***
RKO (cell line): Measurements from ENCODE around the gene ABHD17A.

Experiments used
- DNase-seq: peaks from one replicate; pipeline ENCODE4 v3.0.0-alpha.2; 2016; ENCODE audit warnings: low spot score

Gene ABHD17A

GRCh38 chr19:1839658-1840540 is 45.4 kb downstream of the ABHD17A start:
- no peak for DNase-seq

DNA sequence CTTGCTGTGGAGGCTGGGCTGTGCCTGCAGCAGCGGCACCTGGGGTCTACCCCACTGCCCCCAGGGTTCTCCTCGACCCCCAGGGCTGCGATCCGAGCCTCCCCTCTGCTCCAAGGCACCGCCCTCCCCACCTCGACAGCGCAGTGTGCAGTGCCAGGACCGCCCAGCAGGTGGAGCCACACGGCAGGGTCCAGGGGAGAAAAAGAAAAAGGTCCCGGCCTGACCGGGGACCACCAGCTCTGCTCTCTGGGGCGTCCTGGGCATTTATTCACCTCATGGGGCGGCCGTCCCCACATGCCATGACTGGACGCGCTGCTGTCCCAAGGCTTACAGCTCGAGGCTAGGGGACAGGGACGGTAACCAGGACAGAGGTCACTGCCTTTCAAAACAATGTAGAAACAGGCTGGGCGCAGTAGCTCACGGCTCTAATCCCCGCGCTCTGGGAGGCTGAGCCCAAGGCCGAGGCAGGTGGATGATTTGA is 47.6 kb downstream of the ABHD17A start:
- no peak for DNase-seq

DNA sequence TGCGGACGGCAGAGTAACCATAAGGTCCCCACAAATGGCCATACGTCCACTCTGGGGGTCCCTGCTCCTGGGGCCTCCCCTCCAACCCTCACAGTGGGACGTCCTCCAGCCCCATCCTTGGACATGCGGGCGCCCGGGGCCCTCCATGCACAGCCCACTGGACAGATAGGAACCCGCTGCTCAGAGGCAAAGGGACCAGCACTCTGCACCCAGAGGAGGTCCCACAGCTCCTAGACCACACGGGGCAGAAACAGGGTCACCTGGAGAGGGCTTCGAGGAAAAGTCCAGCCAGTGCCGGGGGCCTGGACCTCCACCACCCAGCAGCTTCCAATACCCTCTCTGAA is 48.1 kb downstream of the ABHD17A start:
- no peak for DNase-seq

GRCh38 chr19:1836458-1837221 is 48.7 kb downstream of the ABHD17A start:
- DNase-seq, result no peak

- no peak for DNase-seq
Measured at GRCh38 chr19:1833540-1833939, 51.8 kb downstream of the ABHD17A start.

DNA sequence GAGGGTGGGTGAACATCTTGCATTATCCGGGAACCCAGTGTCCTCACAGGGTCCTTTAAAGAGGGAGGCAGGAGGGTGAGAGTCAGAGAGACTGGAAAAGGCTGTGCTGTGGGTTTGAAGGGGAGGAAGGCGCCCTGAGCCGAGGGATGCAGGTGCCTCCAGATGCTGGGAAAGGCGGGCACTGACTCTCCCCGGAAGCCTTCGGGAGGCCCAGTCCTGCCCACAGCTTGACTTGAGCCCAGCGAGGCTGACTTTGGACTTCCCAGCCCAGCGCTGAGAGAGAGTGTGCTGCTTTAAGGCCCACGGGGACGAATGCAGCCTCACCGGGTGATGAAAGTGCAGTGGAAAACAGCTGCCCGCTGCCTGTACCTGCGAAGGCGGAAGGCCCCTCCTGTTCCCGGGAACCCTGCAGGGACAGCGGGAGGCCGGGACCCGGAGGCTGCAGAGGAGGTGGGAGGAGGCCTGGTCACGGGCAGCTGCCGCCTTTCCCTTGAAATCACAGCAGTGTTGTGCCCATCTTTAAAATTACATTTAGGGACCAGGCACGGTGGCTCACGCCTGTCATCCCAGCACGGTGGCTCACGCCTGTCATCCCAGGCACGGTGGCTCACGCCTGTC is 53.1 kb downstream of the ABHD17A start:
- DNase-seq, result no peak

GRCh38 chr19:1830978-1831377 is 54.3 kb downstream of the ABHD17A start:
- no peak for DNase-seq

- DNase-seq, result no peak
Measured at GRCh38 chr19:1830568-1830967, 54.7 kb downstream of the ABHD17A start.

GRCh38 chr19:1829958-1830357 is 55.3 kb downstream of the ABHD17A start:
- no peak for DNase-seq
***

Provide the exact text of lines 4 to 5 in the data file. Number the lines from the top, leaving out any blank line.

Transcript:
Gene ABHD17A

GRCh38 chr19:1839658-1840540 is 45.4 kb downstream of the ABHD17A start: